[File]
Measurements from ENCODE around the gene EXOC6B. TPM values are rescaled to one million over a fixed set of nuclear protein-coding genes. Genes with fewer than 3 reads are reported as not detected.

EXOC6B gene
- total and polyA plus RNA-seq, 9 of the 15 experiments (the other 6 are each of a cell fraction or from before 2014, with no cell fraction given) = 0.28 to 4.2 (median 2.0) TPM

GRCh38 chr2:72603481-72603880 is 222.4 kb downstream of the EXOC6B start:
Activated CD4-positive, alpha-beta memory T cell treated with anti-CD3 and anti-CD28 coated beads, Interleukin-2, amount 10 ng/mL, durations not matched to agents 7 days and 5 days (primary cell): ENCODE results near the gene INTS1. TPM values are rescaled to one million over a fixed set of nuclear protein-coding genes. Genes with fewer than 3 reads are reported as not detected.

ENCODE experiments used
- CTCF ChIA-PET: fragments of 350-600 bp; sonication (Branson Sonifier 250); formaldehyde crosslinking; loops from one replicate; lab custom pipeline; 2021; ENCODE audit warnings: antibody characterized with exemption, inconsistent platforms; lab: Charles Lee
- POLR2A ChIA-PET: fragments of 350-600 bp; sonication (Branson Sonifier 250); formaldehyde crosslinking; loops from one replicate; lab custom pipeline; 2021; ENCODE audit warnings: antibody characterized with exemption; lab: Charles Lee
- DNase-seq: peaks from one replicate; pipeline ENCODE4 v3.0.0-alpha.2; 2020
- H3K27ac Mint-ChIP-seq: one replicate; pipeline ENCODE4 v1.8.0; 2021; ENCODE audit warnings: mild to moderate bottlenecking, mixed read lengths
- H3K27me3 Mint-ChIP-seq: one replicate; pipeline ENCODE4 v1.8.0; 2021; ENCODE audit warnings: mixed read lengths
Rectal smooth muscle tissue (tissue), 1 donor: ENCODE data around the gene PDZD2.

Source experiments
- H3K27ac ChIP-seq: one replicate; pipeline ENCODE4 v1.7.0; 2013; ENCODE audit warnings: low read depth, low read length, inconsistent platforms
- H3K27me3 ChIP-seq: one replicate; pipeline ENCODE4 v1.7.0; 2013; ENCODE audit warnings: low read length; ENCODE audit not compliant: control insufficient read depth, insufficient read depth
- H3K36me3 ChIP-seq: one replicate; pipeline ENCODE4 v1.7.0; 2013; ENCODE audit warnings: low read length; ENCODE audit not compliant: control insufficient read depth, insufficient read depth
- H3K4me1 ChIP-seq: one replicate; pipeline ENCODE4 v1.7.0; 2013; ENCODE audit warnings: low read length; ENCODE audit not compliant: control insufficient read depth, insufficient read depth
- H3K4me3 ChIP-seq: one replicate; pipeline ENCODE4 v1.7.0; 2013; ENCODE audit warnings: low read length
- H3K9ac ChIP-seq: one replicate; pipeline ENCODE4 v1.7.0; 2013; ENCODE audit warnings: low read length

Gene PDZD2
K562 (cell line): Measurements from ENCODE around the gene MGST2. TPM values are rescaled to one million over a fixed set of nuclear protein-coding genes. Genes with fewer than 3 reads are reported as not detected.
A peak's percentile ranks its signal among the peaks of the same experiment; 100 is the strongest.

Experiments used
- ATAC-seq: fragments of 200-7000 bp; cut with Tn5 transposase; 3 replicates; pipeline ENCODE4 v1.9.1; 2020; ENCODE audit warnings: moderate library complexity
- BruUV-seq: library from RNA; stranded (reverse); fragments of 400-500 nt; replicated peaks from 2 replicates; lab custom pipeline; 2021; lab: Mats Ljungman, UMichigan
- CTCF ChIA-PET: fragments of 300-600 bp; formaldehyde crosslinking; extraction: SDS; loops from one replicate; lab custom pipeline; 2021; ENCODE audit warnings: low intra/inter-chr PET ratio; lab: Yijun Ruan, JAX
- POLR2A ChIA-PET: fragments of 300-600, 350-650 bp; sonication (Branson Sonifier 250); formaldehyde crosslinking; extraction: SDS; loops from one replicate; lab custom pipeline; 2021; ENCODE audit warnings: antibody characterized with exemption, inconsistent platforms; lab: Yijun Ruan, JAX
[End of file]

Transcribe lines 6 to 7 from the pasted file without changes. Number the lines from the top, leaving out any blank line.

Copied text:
ENCODE experiments used
- CTCF ChIA-PET: fragments of 350-600 bp; sonication (Branson Sonifier 250); formaldehyde crosslinking; loops from one replicate; lab custom pipeline; 2021; ENCODE audit warnings: antibody characterized with exemption, inconsistent platforms; lab: Charles Lee